It is difficult to believe that I discovered the first dandelion of the season yesterday…one month earlier than last year! With temperatures between 50-60 degrees F, here in West Michigan, I have been able to thoroughly inspect all of my hives. There is nothing more joyful than overwintering 100% of my colonies, once again. I spent years researching honey bees and beekeeping before I ever purchased my first package of bees. I was determined to not be the reason my bees died. Successful beekeeping is time consuming, challenging and expensive, yet I can’t imagine doing anything else.
Spring not only brings sunshine and blooms, but more bees. As numbers build, I am able to split colonies and creature new ones. My apiary expansion is moving to the back of our property this season. With mature trees that surround a wildflower meadow, this space has been perfectly named the “Woodland Expansion”. I am so excited to fill these happy hives with buzzing little ladies!
And of course, life would never be the same without matching nucs for queen rearing!
Many ask, “How many colonies would you ultimately like to have?”
My response is always the same… “As many as I can care for appropriately. ”
There is a huge misconception that one can purchase a hive, fill it with bees and it will effortlessly make loads of magical honey. This is so not the case. In this situation, the only thing that will happen is a beautiful colony of bees will perish unnecessarily, due to lack of human knowledge. I care for my sweet bees just like I care for my furry and feathered critters on our farm. For example, making sure animals are given the appropriate feed is a necessity. For honey bees, this means planting a wide variety of bee friendly plants that provide chemical free pollen and nectar. This also means leaving 80lbs of honey in each hive to overwinter. Bees should never die due to starvation.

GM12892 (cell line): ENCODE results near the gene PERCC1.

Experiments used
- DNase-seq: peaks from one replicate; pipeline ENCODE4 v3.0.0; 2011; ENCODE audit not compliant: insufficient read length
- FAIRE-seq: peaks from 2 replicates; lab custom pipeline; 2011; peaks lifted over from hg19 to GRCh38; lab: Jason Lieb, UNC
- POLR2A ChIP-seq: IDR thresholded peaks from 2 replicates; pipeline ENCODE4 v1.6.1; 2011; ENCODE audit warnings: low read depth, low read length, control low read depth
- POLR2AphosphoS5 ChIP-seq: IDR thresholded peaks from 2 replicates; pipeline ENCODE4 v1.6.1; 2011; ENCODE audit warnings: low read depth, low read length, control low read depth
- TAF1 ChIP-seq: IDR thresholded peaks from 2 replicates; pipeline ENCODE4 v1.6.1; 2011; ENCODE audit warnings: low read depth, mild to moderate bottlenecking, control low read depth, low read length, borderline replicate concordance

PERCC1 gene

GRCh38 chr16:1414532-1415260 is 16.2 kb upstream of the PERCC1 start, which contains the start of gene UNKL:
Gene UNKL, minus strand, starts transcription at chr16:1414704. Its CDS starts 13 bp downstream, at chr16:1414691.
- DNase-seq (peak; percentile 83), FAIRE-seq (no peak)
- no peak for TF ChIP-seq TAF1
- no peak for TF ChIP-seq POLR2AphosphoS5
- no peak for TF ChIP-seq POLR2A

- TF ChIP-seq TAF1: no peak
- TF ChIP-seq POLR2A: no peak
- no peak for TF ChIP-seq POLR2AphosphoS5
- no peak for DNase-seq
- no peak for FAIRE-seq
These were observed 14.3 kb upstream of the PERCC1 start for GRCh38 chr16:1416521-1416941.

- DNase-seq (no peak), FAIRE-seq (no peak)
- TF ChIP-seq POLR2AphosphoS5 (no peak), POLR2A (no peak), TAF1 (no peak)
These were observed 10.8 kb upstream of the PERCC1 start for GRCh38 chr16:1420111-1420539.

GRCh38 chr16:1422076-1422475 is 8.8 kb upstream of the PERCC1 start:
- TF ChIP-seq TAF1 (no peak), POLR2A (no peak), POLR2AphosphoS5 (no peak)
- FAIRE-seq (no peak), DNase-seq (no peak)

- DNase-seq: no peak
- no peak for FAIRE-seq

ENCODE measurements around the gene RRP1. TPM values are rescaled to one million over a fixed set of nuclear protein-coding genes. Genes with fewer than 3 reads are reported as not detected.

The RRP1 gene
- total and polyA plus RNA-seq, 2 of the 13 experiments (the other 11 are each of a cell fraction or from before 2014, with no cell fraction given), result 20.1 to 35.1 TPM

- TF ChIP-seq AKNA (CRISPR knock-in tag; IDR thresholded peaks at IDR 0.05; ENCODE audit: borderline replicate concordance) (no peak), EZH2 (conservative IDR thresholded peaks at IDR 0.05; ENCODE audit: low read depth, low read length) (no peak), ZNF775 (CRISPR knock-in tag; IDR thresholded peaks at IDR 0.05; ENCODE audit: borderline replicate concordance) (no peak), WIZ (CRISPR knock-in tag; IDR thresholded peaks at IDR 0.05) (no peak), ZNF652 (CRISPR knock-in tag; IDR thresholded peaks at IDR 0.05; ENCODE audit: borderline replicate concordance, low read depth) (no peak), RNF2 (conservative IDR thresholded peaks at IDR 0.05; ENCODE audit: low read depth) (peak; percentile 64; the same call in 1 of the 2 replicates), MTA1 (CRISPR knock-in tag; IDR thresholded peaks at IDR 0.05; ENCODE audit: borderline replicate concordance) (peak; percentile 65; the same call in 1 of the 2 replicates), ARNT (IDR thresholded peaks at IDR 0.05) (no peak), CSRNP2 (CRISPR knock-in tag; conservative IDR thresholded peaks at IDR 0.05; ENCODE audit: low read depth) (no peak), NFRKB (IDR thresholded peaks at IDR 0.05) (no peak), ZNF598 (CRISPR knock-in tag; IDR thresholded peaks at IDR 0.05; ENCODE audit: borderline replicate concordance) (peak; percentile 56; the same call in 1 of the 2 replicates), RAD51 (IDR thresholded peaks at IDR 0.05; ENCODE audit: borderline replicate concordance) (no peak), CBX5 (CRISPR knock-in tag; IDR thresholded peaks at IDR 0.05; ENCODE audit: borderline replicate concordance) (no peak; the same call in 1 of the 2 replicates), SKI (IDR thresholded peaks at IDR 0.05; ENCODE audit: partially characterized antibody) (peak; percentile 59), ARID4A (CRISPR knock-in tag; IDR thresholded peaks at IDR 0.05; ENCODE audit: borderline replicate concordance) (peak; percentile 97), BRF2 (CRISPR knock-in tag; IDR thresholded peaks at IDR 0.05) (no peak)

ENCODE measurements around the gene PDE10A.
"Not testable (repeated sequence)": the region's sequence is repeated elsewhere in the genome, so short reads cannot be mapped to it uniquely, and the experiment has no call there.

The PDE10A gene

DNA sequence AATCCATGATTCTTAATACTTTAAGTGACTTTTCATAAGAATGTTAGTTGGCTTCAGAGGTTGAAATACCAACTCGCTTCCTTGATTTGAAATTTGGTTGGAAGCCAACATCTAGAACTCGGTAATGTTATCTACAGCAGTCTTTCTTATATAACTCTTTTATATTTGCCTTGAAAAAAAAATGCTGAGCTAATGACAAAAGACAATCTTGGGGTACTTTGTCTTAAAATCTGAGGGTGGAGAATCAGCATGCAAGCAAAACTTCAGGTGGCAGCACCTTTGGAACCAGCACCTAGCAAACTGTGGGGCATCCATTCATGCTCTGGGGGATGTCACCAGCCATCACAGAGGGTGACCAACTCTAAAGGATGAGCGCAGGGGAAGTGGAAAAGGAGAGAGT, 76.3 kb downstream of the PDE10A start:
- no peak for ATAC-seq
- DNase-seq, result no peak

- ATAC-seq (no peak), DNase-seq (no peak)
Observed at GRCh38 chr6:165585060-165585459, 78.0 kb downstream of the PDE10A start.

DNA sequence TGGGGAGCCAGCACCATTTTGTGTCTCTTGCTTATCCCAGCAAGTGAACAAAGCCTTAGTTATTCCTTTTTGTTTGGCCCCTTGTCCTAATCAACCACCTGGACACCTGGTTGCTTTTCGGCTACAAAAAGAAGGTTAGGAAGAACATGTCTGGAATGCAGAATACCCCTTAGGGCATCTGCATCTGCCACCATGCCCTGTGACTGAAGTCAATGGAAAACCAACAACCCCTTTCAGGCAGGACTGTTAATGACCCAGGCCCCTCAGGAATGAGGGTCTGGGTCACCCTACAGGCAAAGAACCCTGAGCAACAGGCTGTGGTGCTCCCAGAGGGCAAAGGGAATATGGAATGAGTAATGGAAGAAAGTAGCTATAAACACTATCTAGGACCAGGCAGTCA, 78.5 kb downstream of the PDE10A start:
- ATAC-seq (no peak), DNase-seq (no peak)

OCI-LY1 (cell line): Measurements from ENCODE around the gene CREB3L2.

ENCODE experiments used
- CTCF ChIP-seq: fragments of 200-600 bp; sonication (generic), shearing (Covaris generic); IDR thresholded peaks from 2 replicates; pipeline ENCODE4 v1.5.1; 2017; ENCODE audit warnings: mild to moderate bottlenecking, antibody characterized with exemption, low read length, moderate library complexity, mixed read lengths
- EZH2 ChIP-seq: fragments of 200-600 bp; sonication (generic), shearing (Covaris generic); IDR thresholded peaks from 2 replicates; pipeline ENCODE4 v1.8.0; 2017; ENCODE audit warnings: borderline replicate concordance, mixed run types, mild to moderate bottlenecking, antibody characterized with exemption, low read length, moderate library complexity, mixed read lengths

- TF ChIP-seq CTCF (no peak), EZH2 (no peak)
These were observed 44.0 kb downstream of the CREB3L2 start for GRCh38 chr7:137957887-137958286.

I choose to grow my apiary slowly. If I add new colonies, I am committed to add additional gardens and meadows to not only sustain my honey bees, but the local pollinators. Our family starts approximately 1000 seedling each year for our bees and local pollinators. We also directly sow hundreds of pounds of pollinator friendly seed on our property. We would never want the local pollinators to have to compete for resources with our honey bees.
For me, being a responsible beekeeper means providing responsibly for my bees. I could never expect my horse to flourish, let alone survive, if I only checked on her a few times each year. The same approach must be embraced with honey bees. As many individuals begin their beekeeping journey this spring, I beg you to research, research, research! Ideally, do the research BEFORE purchasing bees. Finding a local mentor or participating in an online beekeeping class is also extremely helpful. Please don’t be the reason that these amazing creatures die unnecessarily…
Here’s to another beautiful season filled with bees and blooms. Remember our motto, “Plant a Flower, Save a Bee!”
Bee well everyone! Roda